Rare Guru Nanak painting unlocked for Partition Museum fundraiser

Rare Guru Nanak painting unlocked for Partition Museum fundraiser

A miraculously recovered pre-Partition?painting of Guru Nanak by renowned Indian artist Sardari Lal Parasher has been added on to the ongoing online art exhibition-cum-fundraiser, 'Memories Unlocked:?Partition, Migration, Identity',organised by the Partition Museum in India to coincide with Partition Remembrance in the month of August.

The museum said the painting (pictured), a luminous oil on canvas painted in 1939-40, was thought to have been lost during the?Partition but was fortuitously rescued and has now been generously included in the exhibition by the Parasher family.

Named 'Guru Nanak, Continuous Light', the canvas depicts the founder of the Sikh faith on his journeys, seated in a field. He appears to be resting, yet reaching out to the world, while his two disciples, Bhai Mardana and Bhai Bala, are by his side. Bhai Mardana is seen playing the Rabab, with the scenery composed in glowing colours reminiscent of Punjab's rich golden mustard fields.

Artistic legacy

Mallika Ahluwalia, CEO and Curator of the?Partition?Museum, Founder Trustee of the Arts and Cultural Heritage Trust, said: “Work of this archival nature is not seen any more as most of the early work by many of Punjab's artists was either lost or scattered due to the?Partition.We hope that through this exhibition, more and more people will come to know about S.L. Parasher's work and artistic legacy.”

The museum reflects on the painting itself having a miraculous history. It is closely linked to the turmoil that took place during the?Partition and was almost lost - along with many other works of the well-known artist S. L. Parasher, who was then the Vice-Principal of the Mayo College of Art in Lahore. Parasher had to leave Lahore overnight post?Partition, and many of his pre-Partition?works were lost.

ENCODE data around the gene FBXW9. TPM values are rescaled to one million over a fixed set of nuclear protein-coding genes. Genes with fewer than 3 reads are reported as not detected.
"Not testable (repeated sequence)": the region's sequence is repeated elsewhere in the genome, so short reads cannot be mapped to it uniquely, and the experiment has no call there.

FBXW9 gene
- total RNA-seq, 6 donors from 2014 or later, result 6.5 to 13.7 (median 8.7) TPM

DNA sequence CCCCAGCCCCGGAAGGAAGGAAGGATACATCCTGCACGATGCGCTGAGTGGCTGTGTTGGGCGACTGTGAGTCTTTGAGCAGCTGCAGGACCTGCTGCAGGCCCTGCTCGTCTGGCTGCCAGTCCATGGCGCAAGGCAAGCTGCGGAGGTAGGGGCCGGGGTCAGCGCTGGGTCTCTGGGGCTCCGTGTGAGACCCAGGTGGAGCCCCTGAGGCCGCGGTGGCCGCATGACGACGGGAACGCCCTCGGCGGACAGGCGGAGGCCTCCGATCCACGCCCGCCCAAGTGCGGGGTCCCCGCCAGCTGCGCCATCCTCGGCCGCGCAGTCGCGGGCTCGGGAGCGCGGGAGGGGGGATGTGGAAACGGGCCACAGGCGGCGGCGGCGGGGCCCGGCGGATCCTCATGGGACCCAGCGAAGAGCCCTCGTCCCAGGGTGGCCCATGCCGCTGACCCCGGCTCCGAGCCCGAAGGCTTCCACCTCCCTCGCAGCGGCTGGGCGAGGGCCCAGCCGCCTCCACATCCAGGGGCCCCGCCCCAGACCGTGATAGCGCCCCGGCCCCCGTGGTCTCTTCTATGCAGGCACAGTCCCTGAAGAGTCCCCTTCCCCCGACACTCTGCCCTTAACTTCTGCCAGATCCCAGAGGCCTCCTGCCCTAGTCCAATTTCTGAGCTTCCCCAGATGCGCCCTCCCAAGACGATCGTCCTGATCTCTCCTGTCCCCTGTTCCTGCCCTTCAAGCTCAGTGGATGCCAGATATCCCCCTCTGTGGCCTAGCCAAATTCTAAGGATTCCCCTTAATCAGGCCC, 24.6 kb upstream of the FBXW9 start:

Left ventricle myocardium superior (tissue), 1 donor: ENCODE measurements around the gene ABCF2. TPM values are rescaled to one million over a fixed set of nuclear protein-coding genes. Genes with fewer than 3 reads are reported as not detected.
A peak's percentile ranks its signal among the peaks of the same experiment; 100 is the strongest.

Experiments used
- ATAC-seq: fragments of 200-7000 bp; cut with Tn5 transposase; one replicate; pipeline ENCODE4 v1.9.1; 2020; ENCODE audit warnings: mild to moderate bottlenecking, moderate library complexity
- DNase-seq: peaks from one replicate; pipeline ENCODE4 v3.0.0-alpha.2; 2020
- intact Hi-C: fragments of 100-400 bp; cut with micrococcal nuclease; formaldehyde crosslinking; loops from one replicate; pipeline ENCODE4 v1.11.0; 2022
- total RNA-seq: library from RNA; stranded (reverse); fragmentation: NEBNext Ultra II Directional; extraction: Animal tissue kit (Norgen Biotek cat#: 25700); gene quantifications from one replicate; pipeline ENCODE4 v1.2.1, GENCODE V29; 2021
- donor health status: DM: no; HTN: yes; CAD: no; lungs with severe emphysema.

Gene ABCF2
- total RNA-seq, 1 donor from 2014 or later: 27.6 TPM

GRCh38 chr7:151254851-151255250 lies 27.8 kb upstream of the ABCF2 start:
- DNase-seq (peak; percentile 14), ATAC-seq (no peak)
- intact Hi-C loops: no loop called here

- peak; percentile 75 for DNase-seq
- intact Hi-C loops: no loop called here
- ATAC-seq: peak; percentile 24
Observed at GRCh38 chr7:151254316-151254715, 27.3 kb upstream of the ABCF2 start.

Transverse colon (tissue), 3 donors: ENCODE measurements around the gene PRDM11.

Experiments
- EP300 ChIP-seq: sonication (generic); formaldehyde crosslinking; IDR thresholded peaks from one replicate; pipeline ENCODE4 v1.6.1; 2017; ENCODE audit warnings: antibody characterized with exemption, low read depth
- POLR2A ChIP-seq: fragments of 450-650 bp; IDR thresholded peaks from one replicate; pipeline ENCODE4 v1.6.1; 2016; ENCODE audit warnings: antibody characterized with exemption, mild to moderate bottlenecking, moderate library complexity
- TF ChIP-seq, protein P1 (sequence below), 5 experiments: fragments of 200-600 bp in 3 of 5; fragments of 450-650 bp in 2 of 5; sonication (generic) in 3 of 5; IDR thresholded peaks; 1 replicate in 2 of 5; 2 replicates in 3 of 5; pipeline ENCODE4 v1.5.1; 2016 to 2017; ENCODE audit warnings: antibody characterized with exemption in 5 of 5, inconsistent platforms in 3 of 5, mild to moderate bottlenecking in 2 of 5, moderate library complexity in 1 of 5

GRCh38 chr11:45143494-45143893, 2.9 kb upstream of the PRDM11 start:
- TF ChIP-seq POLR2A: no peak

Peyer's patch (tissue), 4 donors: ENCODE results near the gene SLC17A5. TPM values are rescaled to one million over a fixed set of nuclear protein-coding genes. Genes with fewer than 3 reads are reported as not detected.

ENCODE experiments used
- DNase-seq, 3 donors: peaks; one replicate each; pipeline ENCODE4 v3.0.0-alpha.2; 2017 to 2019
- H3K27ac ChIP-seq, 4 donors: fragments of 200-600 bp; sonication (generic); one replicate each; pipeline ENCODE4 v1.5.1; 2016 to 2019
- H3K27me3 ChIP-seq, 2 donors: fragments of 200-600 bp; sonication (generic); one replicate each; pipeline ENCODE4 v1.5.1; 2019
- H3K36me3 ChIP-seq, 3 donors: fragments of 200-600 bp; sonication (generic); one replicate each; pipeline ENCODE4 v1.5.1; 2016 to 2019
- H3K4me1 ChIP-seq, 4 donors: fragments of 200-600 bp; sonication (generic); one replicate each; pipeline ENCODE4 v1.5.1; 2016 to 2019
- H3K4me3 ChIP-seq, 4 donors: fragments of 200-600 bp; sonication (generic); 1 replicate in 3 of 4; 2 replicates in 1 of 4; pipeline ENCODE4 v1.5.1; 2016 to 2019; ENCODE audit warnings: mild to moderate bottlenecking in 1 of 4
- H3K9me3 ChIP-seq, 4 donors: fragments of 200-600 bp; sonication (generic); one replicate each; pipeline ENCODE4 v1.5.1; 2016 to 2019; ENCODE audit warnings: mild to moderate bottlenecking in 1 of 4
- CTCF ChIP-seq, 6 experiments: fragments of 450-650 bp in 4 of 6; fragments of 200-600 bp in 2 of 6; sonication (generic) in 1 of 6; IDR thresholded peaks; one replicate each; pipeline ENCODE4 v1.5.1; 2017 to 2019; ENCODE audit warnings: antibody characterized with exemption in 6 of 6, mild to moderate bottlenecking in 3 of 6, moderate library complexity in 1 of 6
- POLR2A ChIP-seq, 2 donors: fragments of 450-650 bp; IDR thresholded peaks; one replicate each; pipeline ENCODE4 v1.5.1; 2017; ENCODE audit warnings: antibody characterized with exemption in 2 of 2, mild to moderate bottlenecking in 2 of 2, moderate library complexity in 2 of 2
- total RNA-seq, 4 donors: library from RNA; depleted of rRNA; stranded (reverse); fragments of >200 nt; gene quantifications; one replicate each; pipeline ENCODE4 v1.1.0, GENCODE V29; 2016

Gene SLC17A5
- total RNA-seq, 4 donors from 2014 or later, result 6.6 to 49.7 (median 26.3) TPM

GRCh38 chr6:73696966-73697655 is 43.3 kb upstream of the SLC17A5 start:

However,'Guru Nanak, Continuous Light'?was saved due to the friendship between him and another famous artist, Abdur Rahman Chughtai, who managed to rescue this painting and some of Parasher's other works from the chaos of?Partition and sent them across the border from the newly-created Pakistan to India.

Cameo or warning

The artworks safely reached the Government School of Art in Chandigarh, where they stayed locked up in storage for a decade before they were handed over to the Parasher family in Delhi. Now this painting has been given by the Parasher family to be included in the Partition Museum exhibition-cum-fundraiser.

Parasher's daughter, Dr Prajna Parasher, said about the painting: “In this depiction of 'Guru Nanak, Continuous Light', the artist's radiant subject assesses the viewer.Wise and silent, framed by a golden sunset and his own tired feet, it seems now he is seeing out of this moment of repose into the chaos that is about to come.But that is a retrospective gaze.

“Cameo or warning? How can one be sure? What is certain is that Guru Nanak and his disciples, Mardana and Bala, sit comfortably under the tree, themselves narrators of history, narrating outward to us here.”

Pain and suffering

At the time of?Partition, Parasher and his family migrated to India where he became the Founder Principal of the School of Art, Simla, and later the Director of the All India Handicrafts Board. After having lived in Lahore, Simla, Madras, and Bombay, Parasher finally made a permanent home in New Delhi.

His prolific line drawings from this time depicting the pain and suffering experienced by refugees are extremely powerful. Some of these are on display at the?Partition?Museum, Amritsar.

Sunaina Anand, Director of Art Alive Gallery, curator of the exhibition, and Trustee of The Arts and Cultural Heritage Trust said: “We are delighted to have such a rare work of S.L. Parasher,'Guru Nanak, Continuous Light' as a part of this ongoing exhibition.

“The artist's priceless legacy is captured in the versatile nature of his work which often stems from his experience of the?Partition. A precious work such as this has immense nostalgic value and is indeed a treasured resource for understanding the artist's heritage.”

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